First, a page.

Hughes Aircraft Company v. Jacobson

PETITIONER: Hughes Aircraft Company
LOCATION: Elizabeth Township, Allegheny County

DOCKET NO.: 97-1287
DECIDED BY: Rehnquist Court (1986-2005)
LOWER COURT: United States Court of Appeals for the Ninth Circuit

CITATION: 525 US 432 (1999)
ARGUED: Nov 02, 1998
DECIDED: Jan 25, 1999

Lisa Schiavo Blatt -
Lisa S. Blatt - On behalf of the United States, as amicus curiae, supporting the petitioners
Paul T. Cappuccio - Argued the cause for the petitioners
Seth Kupferberg - Argued the cause for the respondents

Facts of the case

Stanley I. Jacobson and other retired employees of Hughes Aircraft Company were beneficiaries of Hughes Non-Bargaining Retirement Plan. Jacobson and the others claimed in their class-action lawsuit that Hughes violated the Employee Retirement Income Security Act of 1974 (ERISA), the federal pension protection law, when it amended the plan twice in response to a $1.2 billion dollar surplus. ERISA requires that some of the surplus be distributed to cover employees when a pension plan is terminated. Hughes' first amendment to the plan established an early retirement program that provided significant additional retirement benefits to certain eligible active employees. The second amendment disallowed new participants from contributing to the plan. Jacobson and others argued that Hughes had terminated one plan and started another by stopping its pension plan contributions. Thus, the company had used the plan's surplus to benefit new employees at the expense of the retirees. The District Court dismissed the complaint for failure to state a claim. The Court of Appeals reversed the District Court by finding that the early retirement program and noncontributory benefit structure were prohibited by the ERISA.


Did an employer violate federal pension protection law when it amended its retirement plan by establishing an early retirement program and creating a noncontributory benefit structure for new participants?

Media for Hughes Aircraft Company v. Jacobson

Audio Transcription for Oral Argument - November 02, 1998 in Hughes Aircraft Company v. Jacobson

William H. Rehnquist:

We'll hear argument first this morning in Number 97 1287, Hughes Aircraft Company v. Stanley Jacobson.

Mr. Cappuccio.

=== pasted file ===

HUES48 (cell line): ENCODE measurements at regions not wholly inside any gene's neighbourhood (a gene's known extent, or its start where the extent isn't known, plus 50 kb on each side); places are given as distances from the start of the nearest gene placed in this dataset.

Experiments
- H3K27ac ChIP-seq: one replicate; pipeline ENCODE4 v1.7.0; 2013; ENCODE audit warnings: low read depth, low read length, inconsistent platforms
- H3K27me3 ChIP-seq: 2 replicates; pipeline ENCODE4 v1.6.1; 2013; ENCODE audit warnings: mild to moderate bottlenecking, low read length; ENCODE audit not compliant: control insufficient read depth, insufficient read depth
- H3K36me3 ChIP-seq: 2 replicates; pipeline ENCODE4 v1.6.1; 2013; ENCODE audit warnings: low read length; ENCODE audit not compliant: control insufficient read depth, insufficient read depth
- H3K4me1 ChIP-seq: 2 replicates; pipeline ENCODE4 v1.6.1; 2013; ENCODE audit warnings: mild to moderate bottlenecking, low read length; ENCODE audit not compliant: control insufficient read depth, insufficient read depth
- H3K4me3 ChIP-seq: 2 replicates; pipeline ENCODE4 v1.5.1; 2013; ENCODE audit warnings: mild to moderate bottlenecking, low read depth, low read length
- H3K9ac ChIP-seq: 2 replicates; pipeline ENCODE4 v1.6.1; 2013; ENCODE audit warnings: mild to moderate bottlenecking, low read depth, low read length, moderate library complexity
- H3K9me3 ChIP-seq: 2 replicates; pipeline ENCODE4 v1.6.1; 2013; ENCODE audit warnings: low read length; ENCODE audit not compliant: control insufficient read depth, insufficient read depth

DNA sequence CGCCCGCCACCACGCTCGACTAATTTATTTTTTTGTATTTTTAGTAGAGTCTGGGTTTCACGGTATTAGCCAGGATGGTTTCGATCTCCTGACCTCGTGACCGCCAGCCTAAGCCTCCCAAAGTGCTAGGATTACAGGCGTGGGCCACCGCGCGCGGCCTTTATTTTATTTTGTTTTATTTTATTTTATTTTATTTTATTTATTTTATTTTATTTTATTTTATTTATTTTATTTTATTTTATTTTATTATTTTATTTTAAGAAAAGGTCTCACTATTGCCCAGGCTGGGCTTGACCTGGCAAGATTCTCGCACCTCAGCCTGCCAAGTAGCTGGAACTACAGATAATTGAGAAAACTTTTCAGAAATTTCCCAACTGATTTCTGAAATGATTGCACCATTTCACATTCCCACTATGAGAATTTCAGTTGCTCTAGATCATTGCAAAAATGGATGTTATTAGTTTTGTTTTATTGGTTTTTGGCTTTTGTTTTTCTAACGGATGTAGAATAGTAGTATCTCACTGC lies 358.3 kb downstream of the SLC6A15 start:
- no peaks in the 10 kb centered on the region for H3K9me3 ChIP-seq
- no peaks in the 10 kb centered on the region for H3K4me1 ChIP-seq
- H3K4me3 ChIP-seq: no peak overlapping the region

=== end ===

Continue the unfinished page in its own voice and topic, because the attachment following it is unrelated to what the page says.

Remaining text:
Paul T. Cappuccio:

Thank you, Mr. Chief Justice, and may it please the Court--

The nub of this case, I believe, is that the post termination surplus asset allocation rules buried in section 1344(d) of ERISA cannot become the tail that wags the rest of the statute.

Those rules do not create an entitlement that restricts the legitimate uses to which surplus plan assets, or any plan assets, can be put, but that is how the respondents would have it in this case.

The respondents do not contend that they have not received every benefit that they were ever promised under the Hughes pension plan.

Sandra Day O'Connor:

This is a defined benefit plan, Mr. Cappuccio?

Paul T. Cappuccio:

Yes, Your Honor.

Sandra Day O'Connor:

And your point is that they have received the benefits defined under the plan?

Paul T. Cappuccio:

That's correct, Your Honor.

In a defined benefit plan, the employee takes no risk that the plan will not perform well.

Rather, the employee is guaranteed from day 1, Justice O'Connor, that he or she will receive fixed benefits that are at least equal to all of his or her contributions.

Sandra Day O'Connor:

And I suppose under that plan there might be a deficit instead of a surplus.

Paul T. Cappuccio:

There certainly may well be, Your Honor.

That's absolutely right.

Sandra Day O'Connor:

And the theory of the court below, if there were a deficit, would be what?

Paul T. Cappuccio:

I think the theory of the court below would be that the employer would have to make up the difference, which is, in fact, how a defined benefits plan works, so I think what your question points out, Your Honor, is the theory of the court below in a sense creates a defined contribution plan with a defined benefits floor, which as Judge Easterbrook--

Sandra Day O'Connor:

Are these defined benefit plans becoming used less often in today's world?

Is this... are they almost extinct as a species, or still exist?

Paul T. Cappuccio:

--I think they're still very much around, Your Honor.

I think the general trend is to move towards defined contribution plans, and also to move away from contributions to defined benefit plans, and I think the reason for that is as a general sense today that employees want to invest their own money.

For example, in this case Hughes has a 401k plan, so if they're not contributing they can take that extra money and put it into the 401k plan, and--

Anthony M. Kennedy:

If this were a voluntary plan, then would the employees be entitled to all the benefits?

Paul T. Cappuccio:

--There is a provision in section 1054 of ERISA that provides if you are allowed to make voluntary contributions over and above the mandatory contributions, that you vest in those also, but here the contributions are mandatory.

The mere fact that at--

Anthony M. Kennedy:

They're man... after the amendment they were not mandatory because you could go to the other side.

You could go to the other side of the plan.

Paul T. Cappuccio:

--I would disagree, Justice Kennedy.

The mere fact that on one day you have a choice whether or not... which plan to be in doesn't then make the contributions voluntary once you select that plan.

I mean, it's voluntary only in the distant sense that you could decide to be an employee or not an employee.